The MBA bashers are everywhere, especially in the media where uninformed reporters are eager to write stories that make little if any sense. The latest example surprisingly comes from The Wall Street Journal which reported on Jan 7 that MBA pay is declining.
Under the headline, “For Newly Minted MBAs, A Smaller Paycheck Awaits,” a Journal reporter cites statistics to prove her case. “For graduates with minimal experience—three years or less—median pay was $53,900 in 2012, down 4.6% from 2007-08, according to an analysis conducted for The Wall Street Journal by PayScale.com,” writes Ruth Simon. “Pay fell at 62% of the 186 schools examined.”
Predictably, a host of other online outlets have jumped to regurgitate the Journal’s premise,from The Atlantic to the Business Insider, even though it is without merit.
The article opens with the story of a recent MBA graduate from the University of Louisville. He’s 36 years old, has about $75,000 in student loan debt, and unable to find a job in the private sector.
The Journal proves one obvious point: getting a degree from a good school is crucial
Proof that the MBA is in decline? Hardly. It’s proof that when you go to a completely unranked business school that lacks a strong career development office and a valuable alumni network, you’re going to have a more difficult time landing a lucrative job. Louisville, after all, is not even ranked among the top 100 business schools in the U.S. and the city itself is not exactly an MBA town.
Yet, none of this stops the Journal from making completely baseless and inaccurate statements about the MBA degree. “It is all a far cry from the late 1980s and early 1990s heyday for MBAs, when some companies would hire 100 or more MBAs,” proclaims the newspaper.
Fact is that even in the so-called heyday, only a handful of companies hired more than 100 MBAs in a year. Those companies—McKinsey, Bain, BCG, Citicorp, Morgan Stanley, J.P. Morgan, Goldman Sachs—are still massive MBA employers and almost all of those firms continue to hire more than 100 MBAs a year. So do a lot of firms, including Accenture and Deloitte, which didn’t hire 100 MBAs a year in 1980s.
MBA median pay had risen at 27 of the top 30 schools in the U.S. since 2010
So what about the median pay number reported by the Journal? Obviously, the only MBA graduates from a top 100 schools who are making only $54,000 a year are working in the non-profit sector or for the government. Starting pay at every top 100 school is well in excess of the median pay reported for MBAs by the Journal.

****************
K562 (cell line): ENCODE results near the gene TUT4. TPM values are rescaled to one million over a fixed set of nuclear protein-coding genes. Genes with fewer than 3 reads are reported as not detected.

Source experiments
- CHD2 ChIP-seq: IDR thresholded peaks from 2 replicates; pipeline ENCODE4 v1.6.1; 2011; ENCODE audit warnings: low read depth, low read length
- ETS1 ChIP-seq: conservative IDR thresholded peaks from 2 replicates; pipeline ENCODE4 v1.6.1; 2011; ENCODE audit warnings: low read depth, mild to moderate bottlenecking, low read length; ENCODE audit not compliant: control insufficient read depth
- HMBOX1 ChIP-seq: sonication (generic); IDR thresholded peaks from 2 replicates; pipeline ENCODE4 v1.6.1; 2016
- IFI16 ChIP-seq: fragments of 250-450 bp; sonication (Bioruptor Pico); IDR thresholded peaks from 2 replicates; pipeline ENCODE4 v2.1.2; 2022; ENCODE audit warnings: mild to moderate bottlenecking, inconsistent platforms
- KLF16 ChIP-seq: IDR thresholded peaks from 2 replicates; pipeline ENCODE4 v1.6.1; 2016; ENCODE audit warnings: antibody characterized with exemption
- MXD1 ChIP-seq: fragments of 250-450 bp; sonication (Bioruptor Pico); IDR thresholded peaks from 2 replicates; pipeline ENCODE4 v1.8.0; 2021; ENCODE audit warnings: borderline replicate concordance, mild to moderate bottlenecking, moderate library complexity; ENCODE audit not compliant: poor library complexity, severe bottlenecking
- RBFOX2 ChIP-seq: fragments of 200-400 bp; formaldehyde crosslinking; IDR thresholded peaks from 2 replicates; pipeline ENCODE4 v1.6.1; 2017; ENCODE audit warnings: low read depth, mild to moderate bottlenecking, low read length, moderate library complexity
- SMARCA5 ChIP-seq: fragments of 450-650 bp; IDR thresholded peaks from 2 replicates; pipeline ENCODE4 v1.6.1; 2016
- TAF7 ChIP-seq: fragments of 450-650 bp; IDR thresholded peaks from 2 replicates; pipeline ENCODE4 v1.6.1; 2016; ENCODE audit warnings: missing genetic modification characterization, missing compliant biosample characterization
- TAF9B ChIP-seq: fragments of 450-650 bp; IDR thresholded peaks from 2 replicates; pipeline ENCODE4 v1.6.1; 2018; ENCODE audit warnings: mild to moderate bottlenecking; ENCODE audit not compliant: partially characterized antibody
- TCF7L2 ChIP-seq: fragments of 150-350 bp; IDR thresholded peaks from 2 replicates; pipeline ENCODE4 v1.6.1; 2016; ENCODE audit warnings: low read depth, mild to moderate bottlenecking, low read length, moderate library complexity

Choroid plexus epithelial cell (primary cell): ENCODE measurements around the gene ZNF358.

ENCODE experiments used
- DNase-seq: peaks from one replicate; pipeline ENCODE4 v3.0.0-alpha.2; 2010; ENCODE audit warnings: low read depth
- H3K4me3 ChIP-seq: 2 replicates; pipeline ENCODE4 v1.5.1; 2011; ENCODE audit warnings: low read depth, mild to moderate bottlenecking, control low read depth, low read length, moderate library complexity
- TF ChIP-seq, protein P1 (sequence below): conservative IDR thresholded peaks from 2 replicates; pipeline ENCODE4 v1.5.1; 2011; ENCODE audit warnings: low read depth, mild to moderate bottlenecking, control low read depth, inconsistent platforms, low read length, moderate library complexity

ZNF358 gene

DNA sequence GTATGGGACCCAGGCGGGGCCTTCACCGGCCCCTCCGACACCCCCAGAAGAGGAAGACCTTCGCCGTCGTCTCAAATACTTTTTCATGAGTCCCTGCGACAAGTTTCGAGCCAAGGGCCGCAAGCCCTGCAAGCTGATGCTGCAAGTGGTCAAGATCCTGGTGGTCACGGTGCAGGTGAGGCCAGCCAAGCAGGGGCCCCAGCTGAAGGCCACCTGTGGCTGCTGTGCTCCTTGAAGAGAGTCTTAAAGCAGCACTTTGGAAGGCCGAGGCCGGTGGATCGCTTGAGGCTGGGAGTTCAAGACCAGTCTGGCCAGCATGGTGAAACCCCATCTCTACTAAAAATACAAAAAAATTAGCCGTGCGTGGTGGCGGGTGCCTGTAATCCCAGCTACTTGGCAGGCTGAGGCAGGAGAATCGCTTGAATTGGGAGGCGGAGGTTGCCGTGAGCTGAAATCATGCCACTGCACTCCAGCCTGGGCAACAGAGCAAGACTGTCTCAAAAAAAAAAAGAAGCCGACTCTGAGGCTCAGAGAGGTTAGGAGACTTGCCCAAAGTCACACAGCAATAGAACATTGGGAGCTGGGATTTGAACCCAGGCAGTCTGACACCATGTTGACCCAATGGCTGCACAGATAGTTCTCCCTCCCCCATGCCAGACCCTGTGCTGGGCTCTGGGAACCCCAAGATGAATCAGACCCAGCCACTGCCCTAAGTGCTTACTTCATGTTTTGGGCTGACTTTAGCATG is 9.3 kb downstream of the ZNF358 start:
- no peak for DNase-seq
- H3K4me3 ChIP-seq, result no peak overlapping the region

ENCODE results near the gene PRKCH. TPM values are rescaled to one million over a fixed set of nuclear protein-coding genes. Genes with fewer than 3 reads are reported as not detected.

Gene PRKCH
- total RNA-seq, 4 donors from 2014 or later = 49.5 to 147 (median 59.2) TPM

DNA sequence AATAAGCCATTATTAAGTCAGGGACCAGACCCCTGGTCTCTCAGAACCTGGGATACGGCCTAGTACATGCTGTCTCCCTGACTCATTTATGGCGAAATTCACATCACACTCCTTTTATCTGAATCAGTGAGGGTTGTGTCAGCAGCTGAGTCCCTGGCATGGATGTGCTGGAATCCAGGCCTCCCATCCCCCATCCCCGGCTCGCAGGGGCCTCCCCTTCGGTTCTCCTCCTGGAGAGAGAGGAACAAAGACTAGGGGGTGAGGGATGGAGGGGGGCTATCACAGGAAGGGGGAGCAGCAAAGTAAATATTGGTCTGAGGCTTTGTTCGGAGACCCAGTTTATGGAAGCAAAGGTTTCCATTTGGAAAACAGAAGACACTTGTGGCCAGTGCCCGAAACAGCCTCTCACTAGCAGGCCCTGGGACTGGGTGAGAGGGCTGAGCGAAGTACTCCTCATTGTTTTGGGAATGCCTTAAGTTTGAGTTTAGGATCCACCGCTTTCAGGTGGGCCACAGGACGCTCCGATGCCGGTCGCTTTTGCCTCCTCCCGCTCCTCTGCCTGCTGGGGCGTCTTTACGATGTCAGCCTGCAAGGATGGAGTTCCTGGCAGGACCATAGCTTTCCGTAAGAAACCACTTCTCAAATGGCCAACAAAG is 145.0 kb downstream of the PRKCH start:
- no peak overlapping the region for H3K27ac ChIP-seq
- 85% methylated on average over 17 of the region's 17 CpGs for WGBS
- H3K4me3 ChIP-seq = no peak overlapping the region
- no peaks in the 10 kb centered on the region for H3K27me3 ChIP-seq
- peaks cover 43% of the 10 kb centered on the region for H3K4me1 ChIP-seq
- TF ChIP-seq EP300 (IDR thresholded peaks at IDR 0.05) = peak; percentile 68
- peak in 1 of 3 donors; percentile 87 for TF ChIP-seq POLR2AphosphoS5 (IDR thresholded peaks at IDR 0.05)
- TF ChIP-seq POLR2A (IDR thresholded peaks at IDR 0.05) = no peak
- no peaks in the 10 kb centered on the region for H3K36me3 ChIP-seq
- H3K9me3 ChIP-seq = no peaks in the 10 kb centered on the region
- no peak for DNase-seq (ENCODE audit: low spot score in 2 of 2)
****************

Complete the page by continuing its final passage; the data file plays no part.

And what about MBA pay going down? The Great Recession has definitely had an impact on pay—for just about every professional. But starting salaries at most of the better schools have not gone down, they’ve gone up in the period cited by the Journal.
This is true not only for the MBAs who are coming out of Harvard, Stanford, Wharton, Chicago and Northwestern. It’s true for MBAs who are coming out of other highly ranked business schools. In fact, for 27 of the top 30 business schools in the U.S., median salaries this year are up from 2010. At the three remaining schools, they are stable.
At Duke, pay is up to $110,000 from $95,000 in 2008
Consider MBAs from Duke University’s Fuqua School of Business. This year, the median starting salary was $110,000, up from $100,000 in 2010 and $95,000 in 2008.
At Indiana University’s Kelley School of Business, the Class of 2012 reported median base salaries of $99,500 and $20,000 signing bonuses, up from $89,000 and $16,000 respectively two years earlier.
At Vanderbilt’s Owen School of Management, average starting pay this year was $94,713, up from $89,891 in 2008. Signing bonuses averaged $22,219, up from $18,289 four years ago.
Indeed, at most of these schools, people are quitting jobs that pay the so-called median cited by the Journal so that they can attend an MBA program. And the return on the degree at the better schools is immediate and quite significant.
Many MBAs are reporting huge increases over pre-MBA salaries
This year’s MBAs reporting the largest percentage increases over their pre-MBA salaries graduated from Michigan State’s Broad School (a whopping 268.6% increase from what they had earned before getting the degree), Notre Dame’s Mendoza School (up 148.8%), the University of Minnesota’s Carlson School (up 132.2%), the University of North Carolina’s Kenan-Flagler Business School (up 122.2%), and Indiana University’s Kelley School (up 119.6%). And these numbers exclude starting bonuses and other bennies that are often handed out to MBAs when hired.
So much for the Journal’s silly story.
DON’T MISS: WHAT THE CLASS OF 2012 MADE THIS YEAR